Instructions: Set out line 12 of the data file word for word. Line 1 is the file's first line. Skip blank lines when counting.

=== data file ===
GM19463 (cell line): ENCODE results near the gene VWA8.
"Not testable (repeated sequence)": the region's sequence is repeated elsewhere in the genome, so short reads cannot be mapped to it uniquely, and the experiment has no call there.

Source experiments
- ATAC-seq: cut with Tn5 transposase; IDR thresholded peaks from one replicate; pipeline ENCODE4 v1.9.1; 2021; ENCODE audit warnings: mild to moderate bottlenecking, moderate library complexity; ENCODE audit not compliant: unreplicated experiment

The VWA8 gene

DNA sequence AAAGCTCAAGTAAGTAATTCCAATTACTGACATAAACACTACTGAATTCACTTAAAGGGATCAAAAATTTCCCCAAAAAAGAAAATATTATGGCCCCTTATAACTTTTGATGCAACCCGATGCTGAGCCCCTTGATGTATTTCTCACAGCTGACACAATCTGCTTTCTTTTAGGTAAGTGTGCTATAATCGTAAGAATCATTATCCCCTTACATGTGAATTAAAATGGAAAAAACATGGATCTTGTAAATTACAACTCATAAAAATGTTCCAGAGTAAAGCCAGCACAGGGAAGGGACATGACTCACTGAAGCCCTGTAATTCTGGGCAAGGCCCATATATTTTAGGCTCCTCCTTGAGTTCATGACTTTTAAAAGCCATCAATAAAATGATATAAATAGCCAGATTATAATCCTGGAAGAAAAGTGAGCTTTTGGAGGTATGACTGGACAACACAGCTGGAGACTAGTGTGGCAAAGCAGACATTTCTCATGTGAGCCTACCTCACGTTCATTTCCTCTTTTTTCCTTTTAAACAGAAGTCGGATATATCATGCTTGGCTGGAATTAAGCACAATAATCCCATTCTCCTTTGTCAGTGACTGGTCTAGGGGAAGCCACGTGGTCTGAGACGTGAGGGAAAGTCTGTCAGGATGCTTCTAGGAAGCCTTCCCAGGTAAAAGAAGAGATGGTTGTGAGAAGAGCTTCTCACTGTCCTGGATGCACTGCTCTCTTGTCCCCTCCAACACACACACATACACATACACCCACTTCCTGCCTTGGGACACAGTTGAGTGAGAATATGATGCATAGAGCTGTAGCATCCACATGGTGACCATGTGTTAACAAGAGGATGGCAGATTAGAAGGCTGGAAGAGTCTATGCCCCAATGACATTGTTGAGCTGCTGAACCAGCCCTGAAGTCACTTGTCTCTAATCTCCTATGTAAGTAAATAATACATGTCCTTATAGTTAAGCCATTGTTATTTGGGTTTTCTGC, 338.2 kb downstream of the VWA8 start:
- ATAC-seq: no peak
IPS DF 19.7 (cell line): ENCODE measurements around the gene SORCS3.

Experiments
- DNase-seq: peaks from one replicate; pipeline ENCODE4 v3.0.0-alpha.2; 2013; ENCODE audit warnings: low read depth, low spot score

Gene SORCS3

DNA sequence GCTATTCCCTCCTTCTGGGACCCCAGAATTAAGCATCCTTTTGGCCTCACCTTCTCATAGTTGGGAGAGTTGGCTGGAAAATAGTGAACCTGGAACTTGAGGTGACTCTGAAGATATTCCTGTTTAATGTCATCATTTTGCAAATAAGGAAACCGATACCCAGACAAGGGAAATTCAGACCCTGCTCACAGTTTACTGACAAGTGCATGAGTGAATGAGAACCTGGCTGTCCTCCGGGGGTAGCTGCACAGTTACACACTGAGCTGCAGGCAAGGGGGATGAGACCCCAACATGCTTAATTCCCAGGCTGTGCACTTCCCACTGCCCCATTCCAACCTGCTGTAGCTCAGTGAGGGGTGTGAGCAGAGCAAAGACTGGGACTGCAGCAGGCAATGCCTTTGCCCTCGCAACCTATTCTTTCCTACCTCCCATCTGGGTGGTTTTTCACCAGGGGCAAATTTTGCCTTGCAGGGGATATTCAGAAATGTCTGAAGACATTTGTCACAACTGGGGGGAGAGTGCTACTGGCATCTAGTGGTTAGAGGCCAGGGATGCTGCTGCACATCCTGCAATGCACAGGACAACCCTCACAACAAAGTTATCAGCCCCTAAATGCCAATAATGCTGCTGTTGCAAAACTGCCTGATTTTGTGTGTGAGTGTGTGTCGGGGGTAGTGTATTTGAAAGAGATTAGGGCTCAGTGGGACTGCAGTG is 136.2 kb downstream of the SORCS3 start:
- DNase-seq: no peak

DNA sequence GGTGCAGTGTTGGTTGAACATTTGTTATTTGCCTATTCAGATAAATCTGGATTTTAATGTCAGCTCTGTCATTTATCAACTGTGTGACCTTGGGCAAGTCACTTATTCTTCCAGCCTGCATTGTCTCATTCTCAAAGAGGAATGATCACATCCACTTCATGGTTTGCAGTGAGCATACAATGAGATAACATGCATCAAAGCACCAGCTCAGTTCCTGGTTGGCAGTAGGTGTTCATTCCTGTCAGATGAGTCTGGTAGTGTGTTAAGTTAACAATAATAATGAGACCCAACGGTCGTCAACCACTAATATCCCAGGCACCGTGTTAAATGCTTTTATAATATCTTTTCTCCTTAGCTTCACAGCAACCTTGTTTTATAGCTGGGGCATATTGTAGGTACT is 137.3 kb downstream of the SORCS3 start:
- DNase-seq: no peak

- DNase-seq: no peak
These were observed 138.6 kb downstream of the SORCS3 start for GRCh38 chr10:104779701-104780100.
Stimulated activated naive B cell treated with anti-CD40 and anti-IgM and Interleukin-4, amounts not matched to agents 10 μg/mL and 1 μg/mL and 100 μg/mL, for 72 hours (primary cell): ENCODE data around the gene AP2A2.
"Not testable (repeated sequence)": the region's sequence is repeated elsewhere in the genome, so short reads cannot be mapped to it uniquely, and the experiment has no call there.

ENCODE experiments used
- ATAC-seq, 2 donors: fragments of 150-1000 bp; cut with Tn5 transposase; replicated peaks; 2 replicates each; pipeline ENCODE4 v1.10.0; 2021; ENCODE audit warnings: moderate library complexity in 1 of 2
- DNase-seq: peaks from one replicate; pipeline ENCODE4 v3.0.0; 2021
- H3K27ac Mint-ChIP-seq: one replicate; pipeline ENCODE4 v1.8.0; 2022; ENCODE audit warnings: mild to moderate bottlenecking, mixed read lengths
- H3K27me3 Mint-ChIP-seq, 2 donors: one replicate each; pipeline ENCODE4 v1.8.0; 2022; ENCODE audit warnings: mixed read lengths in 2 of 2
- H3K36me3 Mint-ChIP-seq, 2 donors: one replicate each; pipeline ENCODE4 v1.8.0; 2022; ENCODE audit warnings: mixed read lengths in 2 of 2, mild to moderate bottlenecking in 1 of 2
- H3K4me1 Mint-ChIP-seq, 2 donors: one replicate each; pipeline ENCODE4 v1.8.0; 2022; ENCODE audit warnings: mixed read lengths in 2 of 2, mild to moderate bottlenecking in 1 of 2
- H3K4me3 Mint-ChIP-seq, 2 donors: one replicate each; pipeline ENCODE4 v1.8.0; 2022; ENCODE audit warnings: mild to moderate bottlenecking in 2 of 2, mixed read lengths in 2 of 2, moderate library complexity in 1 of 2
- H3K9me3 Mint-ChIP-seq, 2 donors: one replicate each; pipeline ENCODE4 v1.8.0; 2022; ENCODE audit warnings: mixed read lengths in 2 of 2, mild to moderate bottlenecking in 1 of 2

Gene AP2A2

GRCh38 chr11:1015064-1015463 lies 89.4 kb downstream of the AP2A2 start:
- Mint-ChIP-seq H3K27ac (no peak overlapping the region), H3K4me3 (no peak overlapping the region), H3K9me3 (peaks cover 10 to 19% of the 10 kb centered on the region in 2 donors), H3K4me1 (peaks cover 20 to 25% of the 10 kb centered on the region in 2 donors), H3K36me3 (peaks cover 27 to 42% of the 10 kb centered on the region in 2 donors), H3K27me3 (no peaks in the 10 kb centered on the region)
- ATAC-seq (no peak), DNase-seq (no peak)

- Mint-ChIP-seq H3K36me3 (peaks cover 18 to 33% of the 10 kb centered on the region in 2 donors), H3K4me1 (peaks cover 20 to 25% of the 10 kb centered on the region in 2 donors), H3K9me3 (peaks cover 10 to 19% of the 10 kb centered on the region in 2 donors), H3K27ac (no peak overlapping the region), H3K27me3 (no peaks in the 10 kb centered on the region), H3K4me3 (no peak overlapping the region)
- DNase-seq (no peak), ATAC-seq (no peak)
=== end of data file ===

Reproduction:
DNA sequence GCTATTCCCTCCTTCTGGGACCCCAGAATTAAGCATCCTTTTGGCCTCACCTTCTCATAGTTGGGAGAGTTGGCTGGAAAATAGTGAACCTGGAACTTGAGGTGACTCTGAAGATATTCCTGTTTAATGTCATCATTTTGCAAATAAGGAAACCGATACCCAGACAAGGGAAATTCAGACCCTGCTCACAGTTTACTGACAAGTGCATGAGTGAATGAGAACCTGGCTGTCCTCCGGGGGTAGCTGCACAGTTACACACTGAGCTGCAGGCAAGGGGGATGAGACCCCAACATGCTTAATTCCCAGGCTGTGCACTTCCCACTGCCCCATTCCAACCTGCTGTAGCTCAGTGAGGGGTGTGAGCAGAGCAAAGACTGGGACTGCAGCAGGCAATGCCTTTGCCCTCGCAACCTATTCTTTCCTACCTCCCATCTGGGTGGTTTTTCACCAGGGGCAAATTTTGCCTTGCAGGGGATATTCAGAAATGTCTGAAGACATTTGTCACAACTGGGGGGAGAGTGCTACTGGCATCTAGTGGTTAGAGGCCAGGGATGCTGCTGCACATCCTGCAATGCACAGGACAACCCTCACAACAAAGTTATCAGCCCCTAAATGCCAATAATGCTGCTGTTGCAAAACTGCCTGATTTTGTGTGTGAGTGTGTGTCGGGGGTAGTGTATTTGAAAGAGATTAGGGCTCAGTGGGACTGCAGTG is 136.2 kb downstream of the SORCS3 start: